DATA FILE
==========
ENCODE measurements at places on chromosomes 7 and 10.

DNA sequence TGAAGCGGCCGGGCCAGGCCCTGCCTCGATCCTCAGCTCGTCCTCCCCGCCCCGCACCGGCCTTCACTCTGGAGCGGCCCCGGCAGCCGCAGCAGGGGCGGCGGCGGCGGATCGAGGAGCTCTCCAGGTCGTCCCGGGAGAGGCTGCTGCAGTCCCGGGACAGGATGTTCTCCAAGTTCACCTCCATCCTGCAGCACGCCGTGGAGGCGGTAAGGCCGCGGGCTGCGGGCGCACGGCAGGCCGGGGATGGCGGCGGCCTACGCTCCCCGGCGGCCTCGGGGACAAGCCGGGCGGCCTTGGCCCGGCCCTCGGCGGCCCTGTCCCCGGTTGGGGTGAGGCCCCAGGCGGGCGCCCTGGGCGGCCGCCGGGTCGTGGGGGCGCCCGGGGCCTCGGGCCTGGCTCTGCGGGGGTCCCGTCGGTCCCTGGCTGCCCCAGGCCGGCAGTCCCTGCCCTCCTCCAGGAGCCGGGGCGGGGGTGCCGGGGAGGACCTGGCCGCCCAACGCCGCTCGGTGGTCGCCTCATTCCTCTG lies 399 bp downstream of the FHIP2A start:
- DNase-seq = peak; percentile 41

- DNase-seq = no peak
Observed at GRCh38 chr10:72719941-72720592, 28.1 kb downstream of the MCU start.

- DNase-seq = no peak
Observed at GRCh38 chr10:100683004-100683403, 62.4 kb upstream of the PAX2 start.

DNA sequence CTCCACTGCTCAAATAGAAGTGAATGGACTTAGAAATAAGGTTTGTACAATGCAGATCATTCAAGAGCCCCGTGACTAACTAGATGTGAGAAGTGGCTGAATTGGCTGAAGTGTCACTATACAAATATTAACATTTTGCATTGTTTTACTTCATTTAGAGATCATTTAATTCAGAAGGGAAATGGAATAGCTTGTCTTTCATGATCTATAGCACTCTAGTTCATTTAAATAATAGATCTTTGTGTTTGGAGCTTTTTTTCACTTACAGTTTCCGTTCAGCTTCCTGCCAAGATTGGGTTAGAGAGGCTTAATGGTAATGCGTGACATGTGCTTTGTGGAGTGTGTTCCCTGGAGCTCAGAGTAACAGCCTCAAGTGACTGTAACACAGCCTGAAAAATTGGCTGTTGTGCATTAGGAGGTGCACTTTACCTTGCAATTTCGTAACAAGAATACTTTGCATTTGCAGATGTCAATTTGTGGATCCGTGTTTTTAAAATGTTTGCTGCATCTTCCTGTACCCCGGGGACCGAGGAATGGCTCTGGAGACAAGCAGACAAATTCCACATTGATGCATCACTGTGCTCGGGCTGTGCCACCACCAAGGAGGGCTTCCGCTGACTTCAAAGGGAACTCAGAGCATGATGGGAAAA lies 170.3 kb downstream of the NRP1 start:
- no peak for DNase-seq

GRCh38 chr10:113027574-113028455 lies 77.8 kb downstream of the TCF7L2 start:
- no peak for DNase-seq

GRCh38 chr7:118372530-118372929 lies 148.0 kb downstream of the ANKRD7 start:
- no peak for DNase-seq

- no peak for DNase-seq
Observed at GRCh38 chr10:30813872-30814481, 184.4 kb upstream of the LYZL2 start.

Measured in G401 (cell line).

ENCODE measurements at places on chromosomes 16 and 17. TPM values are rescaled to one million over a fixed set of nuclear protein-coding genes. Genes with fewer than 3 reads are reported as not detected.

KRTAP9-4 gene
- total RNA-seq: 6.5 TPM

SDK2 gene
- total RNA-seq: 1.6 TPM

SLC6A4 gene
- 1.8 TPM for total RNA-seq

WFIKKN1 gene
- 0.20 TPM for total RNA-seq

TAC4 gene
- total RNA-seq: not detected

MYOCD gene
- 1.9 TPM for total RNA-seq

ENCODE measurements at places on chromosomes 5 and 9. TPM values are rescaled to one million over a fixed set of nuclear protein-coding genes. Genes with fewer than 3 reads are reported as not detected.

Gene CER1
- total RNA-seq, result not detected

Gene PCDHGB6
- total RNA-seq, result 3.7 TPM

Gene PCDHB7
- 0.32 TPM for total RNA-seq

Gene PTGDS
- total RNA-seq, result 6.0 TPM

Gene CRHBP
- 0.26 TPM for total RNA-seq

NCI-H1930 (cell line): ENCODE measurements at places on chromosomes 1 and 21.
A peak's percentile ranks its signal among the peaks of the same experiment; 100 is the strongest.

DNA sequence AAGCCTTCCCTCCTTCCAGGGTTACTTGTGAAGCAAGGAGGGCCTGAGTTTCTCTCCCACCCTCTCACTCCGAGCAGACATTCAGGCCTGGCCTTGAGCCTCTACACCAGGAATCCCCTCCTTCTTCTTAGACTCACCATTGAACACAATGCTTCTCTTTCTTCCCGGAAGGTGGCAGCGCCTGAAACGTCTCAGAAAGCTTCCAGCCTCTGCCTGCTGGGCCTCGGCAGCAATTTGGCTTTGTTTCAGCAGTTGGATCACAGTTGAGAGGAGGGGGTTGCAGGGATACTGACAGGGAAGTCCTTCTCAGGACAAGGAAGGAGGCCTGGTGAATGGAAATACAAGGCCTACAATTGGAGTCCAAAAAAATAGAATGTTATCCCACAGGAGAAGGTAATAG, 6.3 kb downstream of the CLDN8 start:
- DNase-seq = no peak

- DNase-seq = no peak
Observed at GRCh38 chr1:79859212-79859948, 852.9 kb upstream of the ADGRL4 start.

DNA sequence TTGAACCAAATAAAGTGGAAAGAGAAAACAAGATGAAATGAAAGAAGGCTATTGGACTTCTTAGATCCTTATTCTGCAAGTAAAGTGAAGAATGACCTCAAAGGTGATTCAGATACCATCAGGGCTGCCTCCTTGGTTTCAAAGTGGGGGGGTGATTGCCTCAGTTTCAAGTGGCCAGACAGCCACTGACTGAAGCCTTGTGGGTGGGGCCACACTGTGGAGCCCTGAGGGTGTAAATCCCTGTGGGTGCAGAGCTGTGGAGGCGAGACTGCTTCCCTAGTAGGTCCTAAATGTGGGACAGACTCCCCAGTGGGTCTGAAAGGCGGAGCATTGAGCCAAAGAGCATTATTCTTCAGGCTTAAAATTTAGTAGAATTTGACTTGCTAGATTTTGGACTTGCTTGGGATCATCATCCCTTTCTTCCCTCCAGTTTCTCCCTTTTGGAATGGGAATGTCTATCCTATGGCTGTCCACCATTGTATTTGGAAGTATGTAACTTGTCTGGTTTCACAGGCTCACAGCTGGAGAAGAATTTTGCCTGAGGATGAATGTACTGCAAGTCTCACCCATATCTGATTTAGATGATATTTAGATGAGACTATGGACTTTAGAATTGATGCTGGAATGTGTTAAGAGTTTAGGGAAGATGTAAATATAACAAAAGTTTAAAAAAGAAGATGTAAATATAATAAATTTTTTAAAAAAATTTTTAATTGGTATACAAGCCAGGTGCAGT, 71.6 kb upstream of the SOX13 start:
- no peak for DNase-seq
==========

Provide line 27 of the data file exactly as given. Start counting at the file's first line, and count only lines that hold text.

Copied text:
- total RNA-seq: not detected